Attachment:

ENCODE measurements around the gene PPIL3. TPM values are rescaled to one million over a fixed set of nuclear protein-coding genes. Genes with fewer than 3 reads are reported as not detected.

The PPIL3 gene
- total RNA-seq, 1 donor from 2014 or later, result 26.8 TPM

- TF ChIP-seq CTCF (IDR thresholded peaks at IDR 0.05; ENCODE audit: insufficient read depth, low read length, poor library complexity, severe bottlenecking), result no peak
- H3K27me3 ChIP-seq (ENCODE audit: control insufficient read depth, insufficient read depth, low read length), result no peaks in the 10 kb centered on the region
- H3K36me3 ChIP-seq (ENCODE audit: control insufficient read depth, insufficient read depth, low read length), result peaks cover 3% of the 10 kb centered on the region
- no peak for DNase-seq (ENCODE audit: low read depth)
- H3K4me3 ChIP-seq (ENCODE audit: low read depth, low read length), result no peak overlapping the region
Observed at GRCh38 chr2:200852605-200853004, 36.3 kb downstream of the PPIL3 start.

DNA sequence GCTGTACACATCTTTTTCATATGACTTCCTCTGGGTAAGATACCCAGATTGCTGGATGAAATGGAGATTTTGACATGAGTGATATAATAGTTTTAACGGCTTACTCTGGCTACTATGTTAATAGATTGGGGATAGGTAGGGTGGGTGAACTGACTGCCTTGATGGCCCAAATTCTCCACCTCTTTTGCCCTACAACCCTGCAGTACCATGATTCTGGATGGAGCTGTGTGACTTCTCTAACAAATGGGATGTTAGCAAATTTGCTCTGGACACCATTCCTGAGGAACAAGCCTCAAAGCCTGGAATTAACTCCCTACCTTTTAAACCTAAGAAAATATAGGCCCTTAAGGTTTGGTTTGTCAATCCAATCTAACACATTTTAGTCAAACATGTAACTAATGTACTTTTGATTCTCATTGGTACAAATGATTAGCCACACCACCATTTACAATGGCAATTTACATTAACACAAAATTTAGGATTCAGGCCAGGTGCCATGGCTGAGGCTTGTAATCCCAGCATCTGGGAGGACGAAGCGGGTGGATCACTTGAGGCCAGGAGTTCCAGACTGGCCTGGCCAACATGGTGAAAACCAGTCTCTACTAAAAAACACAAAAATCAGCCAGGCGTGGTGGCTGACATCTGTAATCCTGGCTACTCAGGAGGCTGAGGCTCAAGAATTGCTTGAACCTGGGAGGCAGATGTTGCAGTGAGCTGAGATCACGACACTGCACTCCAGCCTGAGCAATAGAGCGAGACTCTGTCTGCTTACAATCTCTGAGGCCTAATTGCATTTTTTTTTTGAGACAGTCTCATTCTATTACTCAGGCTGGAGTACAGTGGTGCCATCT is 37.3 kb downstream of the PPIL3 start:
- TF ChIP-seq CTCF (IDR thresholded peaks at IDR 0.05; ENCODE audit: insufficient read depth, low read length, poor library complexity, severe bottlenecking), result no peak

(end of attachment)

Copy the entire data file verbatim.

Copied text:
ENCODE measurements around the gene PPIL3. TPM values are rescaled to one million over a fixed set of nuclear protein-coding genes. Genes with fewer than 3 reads are reported as not detected.

The PPIL3 gene
- total RNA-seq, 1 donor from 2014 or later, result 26.8 TPM

- TF ChIP-seq CTCF (IDR thresholded peaks at IDR 0.05; ENCODE audit: insufficient read depth, low read length, poor library complexity, severe bottlenecking), result no peak
- H3K27me3 ChIP-seq (ENCODE audit: control insufficient read depth, insufficient read depth, low read length), result no peaks in the 10 kb centered on the region
- H3K36me3 ChIP-seq (ENCODE audit: control insufficient read depth, insufficient read depth, low read length), result peaks cover 3% of the 10 kb centered on the region
- no peak for DNase-seq (ENCODE audit: low read depth)
- H3K4me3 ChIP-seq (ENCODE audit: low read depth, low read length), result no peak overlapping the region
Observed at GRCh38 chr2:200852605-200853004, 36.3 kb downstream of the PPIL3 start.

DNA sequence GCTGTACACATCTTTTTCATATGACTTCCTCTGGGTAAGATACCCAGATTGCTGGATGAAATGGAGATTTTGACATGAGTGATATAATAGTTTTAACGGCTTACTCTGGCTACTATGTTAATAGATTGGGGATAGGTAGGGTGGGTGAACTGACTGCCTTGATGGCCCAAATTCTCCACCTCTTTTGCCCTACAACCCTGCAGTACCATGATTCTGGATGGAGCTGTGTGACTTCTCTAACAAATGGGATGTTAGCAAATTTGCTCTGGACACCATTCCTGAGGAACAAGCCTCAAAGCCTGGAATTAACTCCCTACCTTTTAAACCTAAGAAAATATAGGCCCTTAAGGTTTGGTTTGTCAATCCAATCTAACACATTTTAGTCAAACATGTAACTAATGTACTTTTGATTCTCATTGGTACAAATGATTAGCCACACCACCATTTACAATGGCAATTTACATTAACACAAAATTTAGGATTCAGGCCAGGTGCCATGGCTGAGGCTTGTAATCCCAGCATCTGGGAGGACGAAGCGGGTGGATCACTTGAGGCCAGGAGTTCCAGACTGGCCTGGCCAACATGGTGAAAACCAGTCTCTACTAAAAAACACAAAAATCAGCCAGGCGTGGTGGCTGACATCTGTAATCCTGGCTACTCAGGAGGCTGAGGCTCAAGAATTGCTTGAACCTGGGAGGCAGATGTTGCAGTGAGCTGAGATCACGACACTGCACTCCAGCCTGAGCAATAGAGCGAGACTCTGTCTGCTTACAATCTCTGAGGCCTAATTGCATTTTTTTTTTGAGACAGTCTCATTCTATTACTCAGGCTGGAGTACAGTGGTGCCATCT is 37.3 kb downstream of the PPIL3 start:
- TF ChIP-seq CTCF (IDR thresholded peaks at IDR 0.05; ENCODE audit: insufficient read depth, low read length, poor library complexity, severe bottlenecking), result no peak